The rules book isn’t particularly well organized, there is no player guide or flow chart to easily use during play, and it is very difficult to look up rules during game play. Gloom has many tiny little rules and exceptions (as you would expect in a dice chucking, card flipping fantasy romp). If you want to learn how to play the game, your first step is to watch Tristan Hall’s EXCELLENT how to play videos and THEN read the rule book.
The treasure bag is WAY too small. I think that the felt bag for the treasure tokens might have been an afterthought added late in the development process. Its nice to have for other games, but there are SOOOO many little treasure chits that you can’t possibly put an adult hand into the bag and shuffle all the little chits. I upgraded to a large sized Crown Royal bag and it works perfectly.
The wooden bits are pretty meh. Honestly, unless your custom wooden bits are particularly interesting, I’d almost rather have a simple wooden cube. The coins are boring. The obstacle tokens look like small clouds. The hearts and AP would have been done better using the wooden action tokens from Mage Wars. These bits would have been far more user friendly as cubes. These components feel like such a misstep in part because the execution of the other components is all top notch.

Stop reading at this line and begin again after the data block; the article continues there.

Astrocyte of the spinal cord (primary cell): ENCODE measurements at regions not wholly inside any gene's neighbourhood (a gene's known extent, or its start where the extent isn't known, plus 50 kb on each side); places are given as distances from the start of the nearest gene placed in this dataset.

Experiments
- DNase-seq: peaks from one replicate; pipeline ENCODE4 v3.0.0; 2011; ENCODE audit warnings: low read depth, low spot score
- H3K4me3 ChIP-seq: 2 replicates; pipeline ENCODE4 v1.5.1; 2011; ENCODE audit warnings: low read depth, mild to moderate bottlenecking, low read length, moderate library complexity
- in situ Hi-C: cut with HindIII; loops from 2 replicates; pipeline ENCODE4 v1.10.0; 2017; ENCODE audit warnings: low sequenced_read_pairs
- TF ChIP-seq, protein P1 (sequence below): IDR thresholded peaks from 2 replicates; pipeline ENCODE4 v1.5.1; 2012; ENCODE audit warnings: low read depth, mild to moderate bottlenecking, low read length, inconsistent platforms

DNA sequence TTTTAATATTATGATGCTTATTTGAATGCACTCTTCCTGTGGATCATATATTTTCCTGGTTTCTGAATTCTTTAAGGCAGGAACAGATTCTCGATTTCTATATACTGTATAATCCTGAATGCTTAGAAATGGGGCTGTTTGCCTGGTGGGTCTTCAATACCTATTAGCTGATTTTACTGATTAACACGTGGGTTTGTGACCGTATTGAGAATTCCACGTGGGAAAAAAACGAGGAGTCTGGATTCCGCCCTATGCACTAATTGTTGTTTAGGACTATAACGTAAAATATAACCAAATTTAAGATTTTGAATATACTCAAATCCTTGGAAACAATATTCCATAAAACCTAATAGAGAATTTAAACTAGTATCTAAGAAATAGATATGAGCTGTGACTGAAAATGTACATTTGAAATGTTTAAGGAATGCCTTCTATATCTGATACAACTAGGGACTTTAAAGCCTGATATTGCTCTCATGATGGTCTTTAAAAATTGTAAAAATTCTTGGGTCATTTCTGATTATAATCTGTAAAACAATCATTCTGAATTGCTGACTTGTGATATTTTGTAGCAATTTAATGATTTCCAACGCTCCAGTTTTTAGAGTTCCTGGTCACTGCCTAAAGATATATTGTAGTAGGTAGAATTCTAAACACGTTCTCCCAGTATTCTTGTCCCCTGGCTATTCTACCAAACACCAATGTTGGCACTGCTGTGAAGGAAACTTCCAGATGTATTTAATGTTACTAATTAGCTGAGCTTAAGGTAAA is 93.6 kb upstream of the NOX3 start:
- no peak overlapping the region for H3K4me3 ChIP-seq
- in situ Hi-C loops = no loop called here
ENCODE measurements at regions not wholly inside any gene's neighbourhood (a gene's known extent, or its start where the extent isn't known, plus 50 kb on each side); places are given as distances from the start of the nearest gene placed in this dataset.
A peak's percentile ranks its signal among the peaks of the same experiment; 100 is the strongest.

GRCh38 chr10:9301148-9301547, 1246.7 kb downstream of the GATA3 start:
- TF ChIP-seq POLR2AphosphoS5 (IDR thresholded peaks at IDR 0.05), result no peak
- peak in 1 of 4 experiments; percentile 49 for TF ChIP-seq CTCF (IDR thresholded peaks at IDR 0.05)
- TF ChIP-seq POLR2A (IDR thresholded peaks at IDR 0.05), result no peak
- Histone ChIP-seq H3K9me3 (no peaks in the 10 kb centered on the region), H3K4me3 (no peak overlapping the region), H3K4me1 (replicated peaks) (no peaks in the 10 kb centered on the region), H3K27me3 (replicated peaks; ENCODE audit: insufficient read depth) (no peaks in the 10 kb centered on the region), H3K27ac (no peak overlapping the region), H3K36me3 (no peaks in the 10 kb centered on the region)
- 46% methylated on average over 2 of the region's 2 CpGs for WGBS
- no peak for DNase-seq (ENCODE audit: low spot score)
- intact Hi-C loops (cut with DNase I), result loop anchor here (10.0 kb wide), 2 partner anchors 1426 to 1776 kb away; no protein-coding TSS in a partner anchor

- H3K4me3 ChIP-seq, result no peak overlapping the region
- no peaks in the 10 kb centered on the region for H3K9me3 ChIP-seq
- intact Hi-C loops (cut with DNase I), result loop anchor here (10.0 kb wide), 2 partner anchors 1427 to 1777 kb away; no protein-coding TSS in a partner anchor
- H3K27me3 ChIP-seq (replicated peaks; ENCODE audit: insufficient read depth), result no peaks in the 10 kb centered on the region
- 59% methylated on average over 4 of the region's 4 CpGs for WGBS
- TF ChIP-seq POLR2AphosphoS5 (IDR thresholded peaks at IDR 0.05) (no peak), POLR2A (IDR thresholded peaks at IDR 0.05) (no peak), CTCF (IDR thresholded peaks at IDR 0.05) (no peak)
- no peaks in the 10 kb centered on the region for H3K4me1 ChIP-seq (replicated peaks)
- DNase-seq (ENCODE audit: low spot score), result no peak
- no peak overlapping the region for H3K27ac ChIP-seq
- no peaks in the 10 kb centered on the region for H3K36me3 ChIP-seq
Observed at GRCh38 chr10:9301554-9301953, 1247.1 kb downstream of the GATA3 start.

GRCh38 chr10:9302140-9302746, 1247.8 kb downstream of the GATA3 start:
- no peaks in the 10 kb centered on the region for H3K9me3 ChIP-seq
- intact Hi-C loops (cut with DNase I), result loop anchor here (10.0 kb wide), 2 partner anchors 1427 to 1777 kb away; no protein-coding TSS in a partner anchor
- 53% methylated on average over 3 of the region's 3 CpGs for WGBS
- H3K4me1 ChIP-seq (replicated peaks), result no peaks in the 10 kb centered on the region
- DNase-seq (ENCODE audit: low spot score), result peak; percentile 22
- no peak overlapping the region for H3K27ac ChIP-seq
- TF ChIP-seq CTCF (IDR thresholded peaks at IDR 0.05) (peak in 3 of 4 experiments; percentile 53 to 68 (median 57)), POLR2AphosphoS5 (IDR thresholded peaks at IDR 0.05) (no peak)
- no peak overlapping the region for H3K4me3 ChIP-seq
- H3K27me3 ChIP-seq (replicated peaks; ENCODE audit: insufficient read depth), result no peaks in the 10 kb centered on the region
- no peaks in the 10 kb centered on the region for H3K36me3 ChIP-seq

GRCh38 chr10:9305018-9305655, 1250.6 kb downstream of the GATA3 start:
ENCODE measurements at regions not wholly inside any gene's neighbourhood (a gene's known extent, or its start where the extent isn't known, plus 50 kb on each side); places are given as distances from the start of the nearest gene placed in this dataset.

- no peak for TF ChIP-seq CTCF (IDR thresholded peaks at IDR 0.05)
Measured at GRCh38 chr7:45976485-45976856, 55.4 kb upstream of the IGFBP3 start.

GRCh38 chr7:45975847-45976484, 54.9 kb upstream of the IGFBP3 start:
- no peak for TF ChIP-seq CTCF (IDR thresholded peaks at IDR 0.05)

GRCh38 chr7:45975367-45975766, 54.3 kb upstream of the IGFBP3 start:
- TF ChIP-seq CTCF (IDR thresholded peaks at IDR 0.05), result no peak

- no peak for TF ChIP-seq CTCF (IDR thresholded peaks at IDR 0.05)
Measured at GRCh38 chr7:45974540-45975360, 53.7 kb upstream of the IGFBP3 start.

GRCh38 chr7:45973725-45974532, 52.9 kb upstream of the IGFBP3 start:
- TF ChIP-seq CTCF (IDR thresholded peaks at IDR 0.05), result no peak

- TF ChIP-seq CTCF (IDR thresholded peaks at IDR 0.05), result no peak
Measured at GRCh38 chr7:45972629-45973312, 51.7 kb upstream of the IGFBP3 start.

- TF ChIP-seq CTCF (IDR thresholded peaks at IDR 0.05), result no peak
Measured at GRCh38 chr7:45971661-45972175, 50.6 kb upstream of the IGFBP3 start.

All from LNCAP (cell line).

It almost goes without saying that Gloom is a game mired in randomness. Card flipping randomness evolves the board state, the options of cards you have available to you, and the options you can pursue to advance the game. Almost all encounters require dice based checks. If that isn’t your kind of jam, consider yourself warned. For me this isn’t really a negative, as I am quite fond of how the game randomly evolves as a puzzle.
My biggest game play complaint about Gloom comes from the skill cards you pick from each time you level up. I’ve probably been spoiled by games like Gloomhaven, where you get to pick from really cool skill cards every time you level up. Completing chapters of your saga in Gloom is the equivalent of leveling up. You gain a single hp (and the ap that comes with it) which is a lot more powerful then it sounds, but you also get to choose one of two skill cards to unlock. Unfortunately, I’ve found that these skill cards are rather underwhelming in practice. In most cases you get to pick from 2 different cards that feel pretty unhelpful. It makes leveling up a lot less exciting then it could have been.